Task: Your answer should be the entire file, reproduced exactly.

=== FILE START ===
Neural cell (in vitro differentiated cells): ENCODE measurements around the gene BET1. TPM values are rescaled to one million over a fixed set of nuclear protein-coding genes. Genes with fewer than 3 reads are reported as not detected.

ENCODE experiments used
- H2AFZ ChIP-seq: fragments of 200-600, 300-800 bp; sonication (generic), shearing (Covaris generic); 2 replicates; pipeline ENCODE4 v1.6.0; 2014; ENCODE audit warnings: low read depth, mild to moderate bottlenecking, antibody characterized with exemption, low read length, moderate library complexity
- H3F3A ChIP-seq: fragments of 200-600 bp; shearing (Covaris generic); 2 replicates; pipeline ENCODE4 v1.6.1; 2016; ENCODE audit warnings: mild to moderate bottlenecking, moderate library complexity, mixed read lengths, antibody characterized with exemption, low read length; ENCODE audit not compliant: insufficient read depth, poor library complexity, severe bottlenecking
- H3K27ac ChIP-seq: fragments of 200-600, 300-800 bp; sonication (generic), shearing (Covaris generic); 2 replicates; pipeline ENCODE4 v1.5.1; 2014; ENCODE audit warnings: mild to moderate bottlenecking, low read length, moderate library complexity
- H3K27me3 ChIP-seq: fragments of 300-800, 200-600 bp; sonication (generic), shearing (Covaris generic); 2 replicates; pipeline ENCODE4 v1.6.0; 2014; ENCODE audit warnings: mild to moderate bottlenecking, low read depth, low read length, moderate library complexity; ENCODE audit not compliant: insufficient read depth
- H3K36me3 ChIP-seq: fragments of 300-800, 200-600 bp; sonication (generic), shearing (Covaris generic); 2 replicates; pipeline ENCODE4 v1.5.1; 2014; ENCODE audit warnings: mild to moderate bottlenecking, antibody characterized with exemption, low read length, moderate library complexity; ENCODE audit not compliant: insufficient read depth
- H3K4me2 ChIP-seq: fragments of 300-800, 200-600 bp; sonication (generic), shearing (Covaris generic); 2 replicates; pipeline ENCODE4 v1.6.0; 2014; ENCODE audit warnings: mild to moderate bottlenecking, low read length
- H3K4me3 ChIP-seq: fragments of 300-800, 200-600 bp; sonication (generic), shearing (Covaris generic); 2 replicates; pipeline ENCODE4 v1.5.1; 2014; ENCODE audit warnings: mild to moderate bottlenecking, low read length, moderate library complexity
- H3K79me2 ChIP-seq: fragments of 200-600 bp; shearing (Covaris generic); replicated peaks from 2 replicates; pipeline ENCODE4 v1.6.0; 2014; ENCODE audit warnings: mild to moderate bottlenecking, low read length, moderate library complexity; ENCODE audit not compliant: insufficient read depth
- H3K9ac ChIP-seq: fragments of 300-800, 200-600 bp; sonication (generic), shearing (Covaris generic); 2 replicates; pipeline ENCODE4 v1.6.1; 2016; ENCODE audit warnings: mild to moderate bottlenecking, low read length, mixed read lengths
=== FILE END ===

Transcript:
Neural cell (in vitro differentiated cells): ENCODE measurements around the gene BET1. TPM values are rescaled to one million over a fixed set of nuclear protein-coding genes. Genes with fewer than 3 reads are reported as not detected.

ENCODE experiments used
- H2AFZ ChIP-seq: fragments of 200-600, 300-800 bp; sonication (generic), shearing (Covaris generic); 2 replicates; pipeline ENCODE4 v1.6.0; 2014; ENCODE audit warnings: low read depth, mild to moderate bottlenecking, antibody characterized with exemption, low read length, moderate library complexity
- H3F3A ChIP-seq: fragments of 200-600 bp; shearing (Covaris generic); 2 replicates; pipeline ENCODE4 v1.6.1; 2016; ENCODE audit warnings: mild to moderate bottlenecking, moderate library complexity, mixed read lengths, antibody characterized with exemption, low read length; ENCODE audit not compliant: insufficient read depth, poor library complexity, severe bottlenecking
- H3K27ac ChIP-seq: fragments of 200-600, 300-800 bp; sonication (generic), shearing (Covaris generic); 2 replicates; pipeline ENCODE4 v1.5.1; 2014; ENCODE audit warnings: mild to moderate bottlenecking, low read length, moderate library complexity
- H3K27me3 ChIP-seq: fragments of 300-800, 200-600 bp; sonication (generic), shearing (Covaris generic); 2 replicates; pipeline ENCODE4 v1.6.0; 2014; ENCODE audit warnings: mild to moderate bottlenecking, low read depth, low read length, moderate library complexity; ENCODE audit not compliant: insufficient read depth
- H3K36me3 ChIP-seq: fragments of 300-800, 200-600 bp; sonication (generic), shearing (Covaris generic); 2 replicates; pipeline ENCODE4 v1.5.1; 2014; ENCODE audit warnings: mild to moderate bottlenecking, antibody characterized with exemption, low read length, moderate library complexity; ENCODE audit not compliant: insufficient read depth
- H3K4me2 ChIP-seq: fragments of 300-800, 200-600 bp; sonication (generic), shearing (Covaris generic); 2 replicates; pipeline ENCODE4 v1.6.0; 2014; ENCODE audit warnings: mild to moderate bottlenecking, low read length
- H3K4me3 ChIP-seq: fragments of 300-800, 200-600 bp; sonication (generic), shearing (Covaris generic); 2 replicates; pipeline ENCODE4 v1.5.1; 2014; ENCODE audit warnings: mild to moderate bottlenecking, low read length, moderate library complexity
- H3K79me2 ChIP-seq: fragments of 200-600 bp; shearing (Covaris generic); replicated peaks from 2 replicates; pipeline ENCODE4 v1.6.0; 2014; ENCODE audit warnings: mild to moderate bottlenecking, low read length, moderate library complexity; ENCODE audit not compliant: insufficient read depth
- H3K9ac ChIP-seq: fragments of 300-800, 200-600 bp; sonication (generic), shearing (Covaris generic); 2 replicates; pipeline ENCODE4 v1.6.1; 2016; ENCODE audit warnings: mild to moderate bottlenecking, low read length, mixed read lengths